Franklin County Children’s Services is promising a critical review of group homes following a deadly attack by a teenager who lived in one.
“They're yelling at me as I'm walking to my house,” said a recent caller to 911.
“Is it a group home for young boys?” asks the dispatcher.
“Yes,” said the resident
It was a late night in July on Whitehall Street. Residents of the home said the woman called them the “N-word.” When things got heated, she dialed 911.
Neighbors watched and worried. The neighbor tells 10TV that it was a horrible night.
“There were like four police cruisers who later called for paddy wagon cause they were going to arrest them all. It was kind of scary,” said the woman.
According to the police report, the group home residents got confrontational. The report also says a home employee who tried to get the teenagers under control “left the scene.”
Officers ended up charging the kids with “riot.”
That was one incident of many 10TV discovered last year.
Records show Whitehall responded to calls at that home 704 times over 365 days. Most of those were missing person cases. The group home has to notify law enforcement and child services when someone is missing.
The operator of the Whitehall group home says it’s more vigilant than most in reporting when a child in its care leaves.
“The group home has to notify law enforcement... and child services when a child is missing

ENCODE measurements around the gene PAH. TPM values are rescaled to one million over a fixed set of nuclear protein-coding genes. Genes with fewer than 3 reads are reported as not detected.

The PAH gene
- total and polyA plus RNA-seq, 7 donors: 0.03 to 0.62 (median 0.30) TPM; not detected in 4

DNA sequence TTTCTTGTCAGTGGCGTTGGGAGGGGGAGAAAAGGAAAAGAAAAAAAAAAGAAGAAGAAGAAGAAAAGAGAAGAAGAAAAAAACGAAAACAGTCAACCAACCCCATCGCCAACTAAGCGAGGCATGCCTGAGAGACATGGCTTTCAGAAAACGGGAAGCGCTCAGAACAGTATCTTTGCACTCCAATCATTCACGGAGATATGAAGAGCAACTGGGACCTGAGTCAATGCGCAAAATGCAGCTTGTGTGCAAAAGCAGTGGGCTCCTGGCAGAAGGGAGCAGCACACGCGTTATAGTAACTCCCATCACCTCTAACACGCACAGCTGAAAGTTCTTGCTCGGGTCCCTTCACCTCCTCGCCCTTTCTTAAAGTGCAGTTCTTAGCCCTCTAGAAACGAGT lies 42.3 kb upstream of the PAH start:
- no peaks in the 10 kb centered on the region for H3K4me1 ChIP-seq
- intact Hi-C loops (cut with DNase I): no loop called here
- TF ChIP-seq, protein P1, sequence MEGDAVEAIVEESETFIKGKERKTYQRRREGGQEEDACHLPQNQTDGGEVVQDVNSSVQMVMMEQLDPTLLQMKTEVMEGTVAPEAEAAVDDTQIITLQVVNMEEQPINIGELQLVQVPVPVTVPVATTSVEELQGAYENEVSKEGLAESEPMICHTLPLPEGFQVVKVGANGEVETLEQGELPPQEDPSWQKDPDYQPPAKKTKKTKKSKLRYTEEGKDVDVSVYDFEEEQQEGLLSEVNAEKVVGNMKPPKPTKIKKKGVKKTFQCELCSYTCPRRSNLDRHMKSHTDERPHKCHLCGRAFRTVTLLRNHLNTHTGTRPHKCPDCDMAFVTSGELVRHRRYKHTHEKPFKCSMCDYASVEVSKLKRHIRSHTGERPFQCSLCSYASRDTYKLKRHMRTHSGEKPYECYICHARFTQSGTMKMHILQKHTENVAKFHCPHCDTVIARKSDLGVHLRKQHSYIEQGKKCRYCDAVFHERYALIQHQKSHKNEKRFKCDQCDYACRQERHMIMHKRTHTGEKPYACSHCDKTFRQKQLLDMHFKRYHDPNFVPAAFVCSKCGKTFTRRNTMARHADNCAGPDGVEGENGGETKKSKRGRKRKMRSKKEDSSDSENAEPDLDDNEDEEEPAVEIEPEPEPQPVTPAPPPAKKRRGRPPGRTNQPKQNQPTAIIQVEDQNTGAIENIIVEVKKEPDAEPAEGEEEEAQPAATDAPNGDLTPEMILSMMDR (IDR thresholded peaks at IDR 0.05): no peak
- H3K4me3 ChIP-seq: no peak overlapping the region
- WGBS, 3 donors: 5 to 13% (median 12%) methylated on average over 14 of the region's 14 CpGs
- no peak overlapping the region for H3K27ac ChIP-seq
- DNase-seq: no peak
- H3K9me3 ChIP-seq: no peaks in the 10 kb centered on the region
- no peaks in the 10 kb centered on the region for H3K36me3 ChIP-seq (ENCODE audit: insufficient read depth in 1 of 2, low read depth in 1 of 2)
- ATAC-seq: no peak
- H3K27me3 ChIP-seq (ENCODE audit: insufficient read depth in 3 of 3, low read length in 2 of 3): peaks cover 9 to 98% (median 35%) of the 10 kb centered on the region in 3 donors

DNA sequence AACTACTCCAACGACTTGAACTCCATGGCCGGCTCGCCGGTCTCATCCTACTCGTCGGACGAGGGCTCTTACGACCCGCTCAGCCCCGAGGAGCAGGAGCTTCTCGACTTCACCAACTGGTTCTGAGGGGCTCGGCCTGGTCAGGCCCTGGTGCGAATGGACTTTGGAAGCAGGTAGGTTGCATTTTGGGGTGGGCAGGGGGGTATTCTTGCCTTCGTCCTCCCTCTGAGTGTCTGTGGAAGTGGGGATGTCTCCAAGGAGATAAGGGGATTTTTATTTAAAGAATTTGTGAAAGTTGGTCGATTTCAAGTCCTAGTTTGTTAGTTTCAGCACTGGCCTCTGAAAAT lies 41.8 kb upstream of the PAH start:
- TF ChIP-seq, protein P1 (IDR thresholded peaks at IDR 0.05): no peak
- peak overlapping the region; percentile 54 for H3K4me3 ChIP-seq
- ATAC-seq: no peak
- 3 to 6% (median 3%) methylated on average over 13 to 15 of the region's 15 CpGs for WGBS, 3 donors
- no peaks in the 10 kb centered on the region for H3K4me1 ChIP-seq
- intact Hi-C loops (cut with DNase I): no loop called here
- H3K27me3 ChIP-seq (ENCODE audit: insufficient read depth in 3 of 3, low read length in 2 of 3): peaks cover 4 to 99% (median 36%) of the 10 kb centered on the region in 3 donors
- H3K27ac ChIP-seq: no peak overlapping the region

“It ties officers up. It ties dispatchers up, where we could be utilized in other parts of the city,” said Patrolman Mark Showalter, Whitehall PD.
Showalter says that’s not fair to other Whitehall residents. He worries that what happened in Blendon Township could occur in his community.
That’s where police charged a group home resident with murder. Jordan Stewart is accused of killing Jane Juergens while she jogged at a park
Franklin County Children’s Services is investigating that case and now looking at how it places kids.
“These are children who deserve to be in a family setting. They deserve to have a home. They are not wayward children. They come from troubled family situations,” said Deborrah Armstrong.
But there are more restrictive environments that perhaps may be more suitable. 10TV looked at the teens charged with riot in Whitehall in July. Their combined records include charges for burglary, arson, assault, and gross sexual imposition.
The group home operator says they are trying to equip the teens to live in the real world. Neighbors and police say that operator has been responsive, although concerns remain.